Unfortunately, as pointed out previously with the term "salt-free", the legal definition still has its loopholes. "Sugar-free" may refer to the fact that the product is free from table sugar but it may contain other sugars in the form of fructose, lactose, dextrose, corn syrup and etc. This is misleading because all those other forms of sugar contain as many calories as table sugar.

"No added"
At first glance, the phrases "no added sugar" or "no added salt" seem to indicate that the product has no sugar or salt. However, it could also mean that no sugar or salt was added to a product that already contains sugar or salt in its natural state. For example, 100% natural fruit juice can be advertised as having "no sugar added". The manufacturer is telling the truth but you might misinterpret that truth as meaning that the product has no sugar or it has less sugar than another product that has sugar as one if its ingredients.

The word "reduced" means that the product has at least 25% less calories, fat, sugar or sodium than the original version. For example, if the original version of ABC Cookies has 200 calories per serving, the reduced-calorie version should be 150 calories or less per serving.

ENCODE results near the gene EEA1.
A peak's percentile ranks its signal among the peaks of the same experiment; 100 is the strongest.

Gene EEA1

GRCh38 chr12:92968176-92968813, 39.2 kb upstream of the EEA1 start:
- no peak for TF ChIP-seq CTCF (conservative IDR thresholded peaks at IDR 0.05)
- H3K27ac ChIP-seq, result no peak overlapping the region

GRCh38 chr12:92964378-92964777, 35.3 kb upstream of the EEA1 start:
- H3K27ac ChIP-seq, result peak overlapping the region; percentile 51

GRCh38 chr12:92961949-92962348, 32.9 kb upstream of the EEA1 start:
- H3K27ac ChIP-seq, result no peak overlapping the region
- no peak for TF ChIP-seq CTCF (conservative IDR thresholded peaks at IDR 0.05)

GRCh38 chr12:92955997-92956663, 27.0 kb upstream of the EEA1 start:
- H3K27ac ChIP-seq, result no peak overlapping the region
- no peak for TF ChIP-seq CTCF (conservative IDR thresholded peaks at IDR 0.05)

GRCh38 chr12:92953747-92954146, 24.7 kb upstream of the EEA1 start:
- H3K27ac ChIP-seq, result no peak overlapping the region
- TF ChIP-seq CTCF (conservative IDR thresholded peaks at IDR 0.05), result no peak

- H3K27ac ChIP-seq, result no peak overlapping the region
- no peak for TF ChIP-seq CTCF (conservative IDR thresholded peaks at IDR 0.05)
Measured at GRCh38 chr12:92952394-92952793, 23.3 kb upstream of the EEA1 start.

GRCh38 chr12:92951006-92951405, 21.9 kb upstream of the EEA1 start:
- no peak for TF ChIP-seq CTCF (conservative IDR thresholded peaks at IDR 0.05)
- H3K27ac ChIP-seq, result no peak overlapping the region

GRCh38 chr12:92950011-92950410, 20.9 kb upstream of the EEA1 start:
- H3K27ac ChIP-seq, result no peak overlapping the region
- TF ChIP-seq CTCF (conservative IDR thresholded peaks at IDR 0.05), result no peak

Many people think the "savings" is substantial and this notion leads them to eat more servings than they should. Oftentimes, they would have consumed fewer calories by eating one serving of the "real thing".

The next time you are tempted to buy a "reduce-calorie" product, remember to eat it in moderation as if it contained as many calories as the original product. Otherwise, the only one you are fooling is yourself. The same goes for products advertised as being reduced in fat, sugar or sodium.

"Lite" or "light"
The good news, according to "The Tufts University Guide to Total Nutrition", is that "light" means that "calories in a nutritionally altered food have been reduced by at least one-third of what they were in the regular product, or the fat reduced by one-half". The bad news is that "light" or "lite" can also refer to the color or texture of a food and not necessarily the calories or fat. Tufts says that the label must be specific about this like, for example, "made with light brown sugar". Unfortunately, many people only see the words "light" or "lite" and automatically assume it means low in calories and fat.